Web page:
I don't actually think the 2900 XT was that bad in terms of performance - on release it performed on par with Nvidia's 8800 GTS 640, and was basically let down by size/power consumption, and the fact it wasn't as consistent as the 8800 GTS.

    All it took was a die shrink for the product to be successful (in the form of the 3870), where as the NV30 had more fundamental architectural problems.
     
  16. Blakhart

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    How would this pan out if the measure was most expensive to design/produce compared to how much they made off that product?
     
  17. Davros

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    And was very playable on a 9800pro
     
  18. swaaye

    swaaye Entirely Suboptimal
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    I actually picked up a FX 5950 Ultra for $30 for my amazing, retro Abit BF6 440BX mobo + P3 1400 Tualatin. I wanted to play around with the top of the FX line. It and the 9800 Pro (maybe XT) are the fastest cards that will work in a AGP 2x slot. It runs Doom3 very well, and Guild Wars fairly well (with 4X AA too). This is in the GW Eye of the North areas that use normal mapping and other DX9 effects. I have a feeling though that a 9800 Pro would smack it around handily.

    At one point, I had it in a Athlon 64 system and tried C&C3. That was ugly and very slow. Serious quality problems. Maybe the game knew the card sucked too much to really play it and dropped some effects completely, or the drivers were going to town on those shaders to make them run "fast". Maybe it simply couldn't do some effects. Who knows. lol.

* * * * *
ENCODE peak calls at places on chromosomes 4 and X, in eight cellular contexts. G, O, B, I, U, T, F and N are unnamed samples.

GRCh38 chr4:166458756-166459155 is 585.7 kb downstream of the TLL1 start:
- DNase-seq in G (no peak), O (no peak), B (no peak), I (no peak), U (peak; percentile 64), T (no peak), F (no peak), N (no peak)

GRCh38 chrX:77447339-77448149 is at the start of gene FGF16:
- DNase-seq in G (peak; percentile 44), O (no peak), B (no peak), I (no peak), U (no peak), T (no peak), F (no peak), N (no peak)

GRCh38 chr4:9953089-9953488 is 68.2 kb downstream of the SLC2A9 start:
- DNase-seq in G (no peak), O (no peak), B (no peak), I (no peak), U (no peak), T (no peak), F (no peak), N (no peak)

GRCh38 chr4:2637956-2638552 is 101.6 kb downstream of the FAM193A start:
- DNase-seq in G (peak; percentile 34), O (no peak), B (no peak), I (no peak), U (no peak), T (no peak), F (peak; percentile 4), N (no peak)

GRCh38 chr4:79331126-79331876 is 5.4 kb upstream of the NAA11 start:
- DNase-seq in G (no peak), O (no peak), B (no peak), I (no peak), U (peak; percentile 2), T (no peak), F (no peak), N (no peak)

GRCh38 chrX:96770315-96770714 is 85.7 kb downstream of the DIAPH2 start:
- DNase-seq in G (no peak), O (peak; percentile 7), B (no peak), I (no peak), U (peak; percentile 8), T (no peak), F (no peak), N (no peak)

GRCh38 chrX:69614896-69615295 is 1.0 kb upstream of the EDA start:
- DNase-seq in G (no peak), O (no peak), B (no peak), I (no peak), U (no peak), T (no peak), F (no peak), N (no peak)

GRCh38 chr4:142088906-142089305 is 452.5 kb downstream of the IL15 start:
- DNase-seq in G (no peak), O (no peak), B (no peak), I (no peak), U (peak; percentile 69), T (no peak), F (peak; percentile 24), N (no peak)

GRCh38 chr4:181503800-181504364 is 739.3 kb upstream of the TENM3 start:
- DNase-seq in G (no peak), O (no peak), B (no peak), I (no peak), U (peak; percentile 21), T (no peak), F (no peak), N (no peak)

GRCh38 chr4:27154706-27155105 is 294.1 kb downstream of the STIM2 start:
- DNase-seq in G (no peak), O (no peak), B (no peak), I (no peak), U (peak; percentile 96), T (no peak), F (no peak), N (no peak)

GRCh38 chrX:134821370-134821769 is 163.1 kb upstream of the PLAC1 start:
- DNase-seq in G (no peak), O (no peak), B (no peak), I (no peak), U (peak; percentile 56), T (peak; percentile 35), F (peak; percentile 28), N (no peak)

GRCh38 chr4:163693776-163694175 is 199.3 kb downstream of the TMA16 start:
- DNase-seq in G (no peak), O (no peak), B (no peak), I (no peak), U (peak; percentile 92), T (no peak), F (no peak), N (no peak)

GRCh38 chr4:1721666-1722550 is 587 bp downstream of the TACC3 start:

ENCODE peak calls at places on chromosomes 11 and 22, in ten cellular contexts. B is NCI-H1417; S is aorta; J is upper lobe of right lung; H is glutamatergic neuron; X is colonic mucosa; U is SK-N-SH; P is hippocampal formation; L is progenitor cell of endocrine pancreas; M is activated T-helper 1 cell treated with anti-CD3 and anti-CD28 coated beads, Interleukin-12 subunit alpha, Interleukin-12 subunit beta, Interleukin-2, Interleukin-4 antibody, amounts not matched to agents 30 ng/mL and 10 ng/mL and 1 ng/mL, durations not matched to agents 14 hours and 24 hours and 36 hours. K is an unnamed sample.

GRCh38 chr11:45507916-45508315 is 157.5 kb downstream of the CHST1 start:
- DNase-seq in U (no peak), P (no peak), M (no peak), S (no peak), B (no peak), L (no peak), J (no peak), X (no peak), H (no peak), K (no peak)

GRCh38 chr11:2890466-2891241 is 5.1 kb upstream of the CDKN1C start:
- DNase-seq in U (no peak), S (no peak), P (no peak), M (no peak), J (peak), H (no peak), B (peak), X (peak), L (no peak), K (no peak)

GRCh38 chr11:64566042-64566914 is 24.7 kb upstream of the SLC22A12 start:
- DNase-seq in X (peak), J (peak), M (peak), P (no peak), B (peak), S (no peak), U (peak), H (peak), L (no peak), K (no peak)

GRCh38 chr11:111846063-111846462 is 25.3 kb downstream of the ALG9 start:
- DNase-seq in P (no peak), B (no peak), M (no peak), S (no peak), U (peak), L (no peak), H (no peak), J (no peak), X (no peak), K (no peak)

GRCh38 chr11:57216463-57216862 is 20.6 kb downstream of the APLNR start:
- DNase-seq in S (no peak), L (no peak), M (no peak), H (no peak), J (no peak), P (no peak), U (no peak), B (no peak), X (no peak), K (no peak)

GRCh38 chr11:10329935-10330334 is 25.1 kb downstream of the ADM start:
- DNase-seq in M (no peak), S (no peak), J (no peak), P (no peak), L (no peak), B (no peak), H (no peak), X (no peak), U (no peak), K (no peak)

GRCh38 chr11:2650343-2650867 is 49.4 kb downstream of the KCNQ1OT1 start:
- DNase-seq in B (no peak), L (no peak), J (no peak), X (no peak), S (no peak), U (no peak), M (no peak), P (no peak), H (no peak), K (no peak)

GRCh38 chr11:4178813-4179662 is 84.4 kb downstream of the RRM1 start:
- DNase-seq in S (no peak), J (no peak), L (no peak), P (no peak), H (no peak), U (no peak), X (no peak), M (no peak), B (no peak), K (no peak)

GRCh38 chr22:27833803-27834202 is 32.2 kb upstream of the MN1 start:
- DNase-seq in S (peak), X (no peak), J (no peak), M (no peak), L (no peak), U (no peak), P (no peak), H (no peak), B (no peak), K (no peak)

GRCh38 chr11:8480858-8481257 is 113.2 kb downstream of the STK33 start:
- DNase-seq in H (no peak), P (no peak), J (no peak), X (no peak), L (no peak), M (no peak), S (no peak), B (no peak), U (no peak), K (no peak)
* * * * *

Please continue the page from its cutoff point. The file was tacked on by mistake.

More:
And yes, you don't want to be stuck with one of these for FarCry. I'm glad that I didn't pay $400 (or whatever it was) for it. ;)
     
    #58 swaaye, Sep 13, 2008
    Last edited by a moderator: Sep 13, 2008
  19. anaqer

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    Wow... I've expected the NV30 to win here, but certainly not by such a huge margin. Not with contenders like the Rush, Parhelia, Volari, Trident, etc. (note that I'm not including the Virge here, which was remarkably successful).
     
  20. Wesker

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    NV30.

    As some people have said in this topic, the GPU itself was terribly designed, but what really makes NV30 stand out as the worst GPU ever was the way Nvidia acted. Fooling its customers and the press is something that won't be forgotten by enthusiasts.

    I was tempted to say R600, but at least AMD/ATI had the decency to stick by the enthusiast community and be honest to the press. Charging $399 for R600 may have hurt AMD financially, but at least they priced R600 right for the performance it gave.